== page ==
Another iconic Robbins’ ballet I had never seen: “The Cage,” last danced in San Francisco nineteen years ago. The photos in dance history textbooks of original star Nora Kaye with her black cropped hair and white leotard marked with squiggles suggesting a spider’s exoskeleton are fascinating; this short ballet itself (just 15 minutes, the length of Stravinsky’s Concerto in D) is less potent. Martha Graham was in the air back when this premiered in 1951, one figures. But it was delicious to see Sofiane Sylve as the Queen of this man-killing insect society. Maria Kochetkova as the newly-born insect who must learn to murder took exciting risks falling from arabesque into Brylcreemed Steven Morse’s arms; at the matinee, soloist Lauren Strongin emphasized the turned-in contortions (and perfected the creepy inner-thigh rubbing tick). Ludmila Bizalion as the Queen in that performance continued to prove herself the corps breakout of the year, projecting power with every forced arch lunge. Someone give this woman a promotion, quick.
A follow-on, seven years later, from “Dances at a Gathering,” Robbins made “Other Dances” to yet more Chopin as a showcase for Baryshnikov and Natalia Makarova at the height of defection-frenzy glamour; San Francisco Ballet artistic director Helgi Tomasson later danced it frequently with Patricia McBride, and I wish dearly I could see video of them. I’m sorry to report the work fell a little flat with Frances Chung opposite dashing Angelo Greco, even with Greco turning in Cuisinart-worthy turns and nailing the little joke where he loses his spot. You feel guilty, not liking Chung; she is always technical perfection, always musical, and in some ways physiologically dazzling (the articulation of her toe box at the break of demi-pointe!)—and yet. What her performance needed was spontaneity, or so I thought after catching Sasha De Sola opposite Wei Wang in the evening. De Sola was lavish in her backbends, decisive with her eyes, and then at the very last moment, when she flew onto Wang’s shoulder, she saw that her skirt was going to cover his face and whisked it away, playing this split-second decision to the audience and winning our delight.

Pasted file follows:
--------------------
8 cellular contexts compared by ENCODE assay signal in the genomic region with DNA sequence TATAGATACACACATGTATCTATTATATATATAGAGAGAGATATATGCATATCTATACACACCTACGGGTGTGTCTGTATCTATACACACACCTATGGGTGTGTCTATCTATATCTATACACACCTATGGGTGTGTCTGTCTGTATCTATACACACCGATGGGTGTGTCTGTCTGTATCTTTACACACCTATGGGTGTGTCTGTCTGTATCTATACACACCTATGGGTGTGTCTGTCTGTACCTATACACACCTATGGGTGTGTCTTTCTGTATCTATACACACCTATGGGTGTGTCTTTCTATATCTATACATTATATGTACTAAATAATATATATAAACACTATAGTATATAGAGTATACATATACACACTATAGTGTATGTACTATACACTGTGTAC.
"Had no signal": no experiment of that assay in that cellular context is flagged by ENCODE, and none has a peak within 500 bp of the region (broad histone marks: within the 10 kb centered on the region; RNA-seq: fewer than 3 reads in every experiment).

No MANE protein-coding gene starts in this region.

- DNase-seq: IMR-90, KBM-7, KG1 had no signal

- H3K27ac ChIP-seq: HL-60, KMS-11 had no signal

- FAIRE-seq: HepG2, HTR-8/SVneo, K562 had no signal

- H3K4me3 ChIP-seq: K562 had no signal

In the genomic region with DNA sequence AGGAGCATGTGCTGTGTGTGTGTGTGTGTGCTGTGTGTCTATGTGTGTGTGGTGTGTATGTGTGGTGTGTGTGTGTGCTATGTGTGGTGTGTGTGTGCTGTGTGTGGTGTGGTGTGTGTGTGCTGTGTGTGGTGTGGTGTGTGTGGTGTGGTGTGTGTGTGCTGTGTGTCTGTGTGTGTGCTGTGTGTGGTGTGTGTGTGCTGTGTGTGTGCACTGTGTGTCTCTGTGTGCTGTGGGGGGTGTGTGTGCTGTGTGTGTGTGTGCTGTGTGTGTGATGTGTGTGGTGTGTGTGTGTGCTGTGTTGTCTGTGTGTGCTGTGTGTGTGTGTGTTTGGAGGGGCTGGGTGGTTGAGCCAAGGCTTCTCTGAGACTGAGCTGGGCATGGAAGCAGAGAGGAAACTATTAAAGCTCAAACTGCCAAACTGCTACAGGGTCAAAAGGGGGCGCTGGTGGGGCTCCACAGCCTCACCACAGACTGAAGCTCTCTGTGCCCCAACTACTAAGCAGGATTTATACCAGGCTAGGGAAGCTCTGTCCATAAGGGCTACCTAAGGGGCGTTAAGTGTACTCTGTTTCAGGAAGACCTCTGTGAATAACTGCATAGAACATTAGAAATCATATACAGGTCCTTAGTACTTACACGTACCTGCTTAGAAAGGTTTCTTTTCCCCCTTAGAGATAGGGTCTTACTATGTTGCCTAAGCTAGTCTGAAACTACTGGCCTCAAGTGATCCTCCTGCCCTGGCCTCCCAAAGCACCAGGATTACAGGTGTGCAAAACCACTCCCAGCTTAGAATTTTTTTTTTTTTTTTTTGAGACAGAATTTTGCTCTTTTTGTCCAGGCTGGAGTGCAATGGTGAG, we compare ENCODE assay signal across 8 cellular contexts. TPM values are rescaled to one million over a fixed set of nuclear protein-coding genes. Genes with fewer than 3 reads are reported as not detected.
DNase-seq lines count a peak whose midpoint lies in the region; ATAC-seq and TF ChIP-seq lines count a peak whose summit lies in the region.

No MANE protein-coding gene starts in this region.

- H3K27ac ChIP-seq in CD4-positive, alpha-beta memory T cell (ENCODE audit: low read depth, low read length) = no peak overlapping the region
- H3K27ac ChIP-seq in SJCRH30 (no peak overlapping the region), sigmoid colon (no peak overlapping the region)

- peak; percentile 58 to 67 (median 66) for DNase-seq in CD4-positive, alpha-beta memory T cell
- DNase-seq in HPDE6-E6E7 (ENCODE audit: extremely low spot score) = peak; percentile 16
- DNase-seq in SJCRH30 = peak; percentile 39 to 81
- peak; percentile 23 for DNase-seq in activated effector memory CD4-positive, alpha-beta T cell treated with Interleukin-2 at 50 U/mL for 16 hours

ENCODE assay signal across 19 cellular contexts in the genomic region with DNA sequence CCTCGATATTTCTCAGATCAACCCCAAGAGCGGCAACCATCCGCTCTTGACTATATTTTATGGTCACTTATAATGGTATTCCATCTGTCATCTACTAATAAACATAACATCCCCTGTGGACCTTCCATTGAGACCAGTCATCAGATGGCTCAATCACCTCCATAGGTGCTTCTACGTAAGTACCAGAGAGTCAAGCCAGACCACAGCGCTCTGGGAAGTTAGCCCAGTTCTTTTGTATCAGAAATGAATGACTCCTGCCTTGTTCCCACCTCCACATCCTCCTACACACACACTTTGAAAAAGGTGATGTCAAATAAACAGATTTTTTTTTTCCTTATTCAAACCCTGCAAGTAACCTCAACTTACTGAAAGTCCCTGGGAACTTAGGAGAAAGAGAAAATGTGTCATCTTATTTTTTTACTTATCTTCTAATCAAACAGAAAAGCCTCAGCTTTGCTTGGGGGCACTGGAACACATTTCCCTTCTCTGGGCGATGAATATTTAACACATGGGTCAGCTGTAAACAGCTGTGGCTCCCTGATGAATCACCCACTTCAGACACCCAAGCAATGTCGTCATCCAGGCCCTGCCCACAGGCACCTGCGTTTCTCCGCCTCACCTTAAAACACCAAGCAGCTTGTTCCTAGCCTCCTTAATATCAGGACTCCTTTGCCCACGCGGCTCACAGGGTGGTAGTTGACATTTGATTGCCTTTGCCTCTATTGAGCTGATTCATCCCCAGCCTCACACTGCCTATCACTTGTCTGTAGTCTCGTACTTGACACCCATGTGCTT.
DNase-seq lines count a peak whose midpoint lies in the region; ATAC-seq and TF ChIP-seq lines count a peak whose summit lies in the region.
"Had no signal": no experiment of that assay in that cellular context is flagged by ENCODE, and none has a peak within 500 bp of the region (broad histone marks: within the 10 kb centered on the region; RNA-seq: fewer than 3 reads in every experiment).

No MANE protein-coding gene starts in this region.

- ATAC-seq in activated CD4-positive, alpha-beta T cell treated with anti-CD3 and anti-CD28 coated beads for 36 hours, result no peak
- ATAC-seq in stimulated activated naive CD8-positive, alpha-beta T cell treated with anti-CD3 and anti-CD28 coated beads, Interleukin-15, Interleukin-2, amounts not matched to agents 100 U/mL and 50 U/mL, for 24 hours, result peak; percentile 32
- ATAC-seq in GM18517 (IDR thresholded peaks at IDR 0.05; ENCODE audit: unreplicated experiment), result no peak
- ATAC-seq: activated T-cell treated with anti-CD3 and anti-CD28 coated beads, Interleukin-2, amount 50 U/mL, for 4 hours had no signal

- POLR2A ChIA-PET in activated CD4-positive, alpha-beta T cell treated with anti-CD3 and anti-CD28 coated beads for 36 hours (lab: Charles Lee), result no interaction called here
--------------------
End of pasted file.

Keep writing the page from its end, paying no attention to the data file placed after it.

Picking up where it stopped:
The program closed with “Fancy Free,” seen frequently here (and of course a staple at American Ballet Theatre, where Robbins made his choreographic breakthrough by collaborating with Leonard Bernstein on it in 1944). It’s interesting to revisit this sweet comedy of sailors on shore-leave in this “#MeToo” moment—the little game of horny guys stealing the woman’s purse and tossing it back and forth on the street is not so cute when you give credence to her real duress. But all credit to Robbins for studying human behavior carefully and evoking it faithfully; “Fancy Free” is like watching a pride of young lions trying to mate out on the safari. The vulnerability of the men in their women-wooing solos never fails to move me. Mile-tall, doe-eyed Ulrik Birkkjaer was touching as the hapless ringleader. I’ve always had a special soft spot for the Latin-inspired little cha-cha danced by the middle-height man; corps member John-Paul Simoens was so puppy-like in the role you wanted to rub his ears. James Sofranko, about to leave SF Ballet to become artistic director of Grand Rapids Ballet, left his mark on the spunky short-man role. I wish I could have stayed for the evening cast, which included Esteban Hernandez, a big sweetie and a vigorous jumper, perfect for the Robbins rep.
But it’s Carlo Di Lanno as the Dreamer who now haunts my dreams, and makes me rethink, with a power I can only hope some of the works in next month’s massive “Unbound” festival of commissions might match, what ballet can do. Thank you, Helgi Tomasson, for giving San Franciscans a chance to be surprised by Robbins again.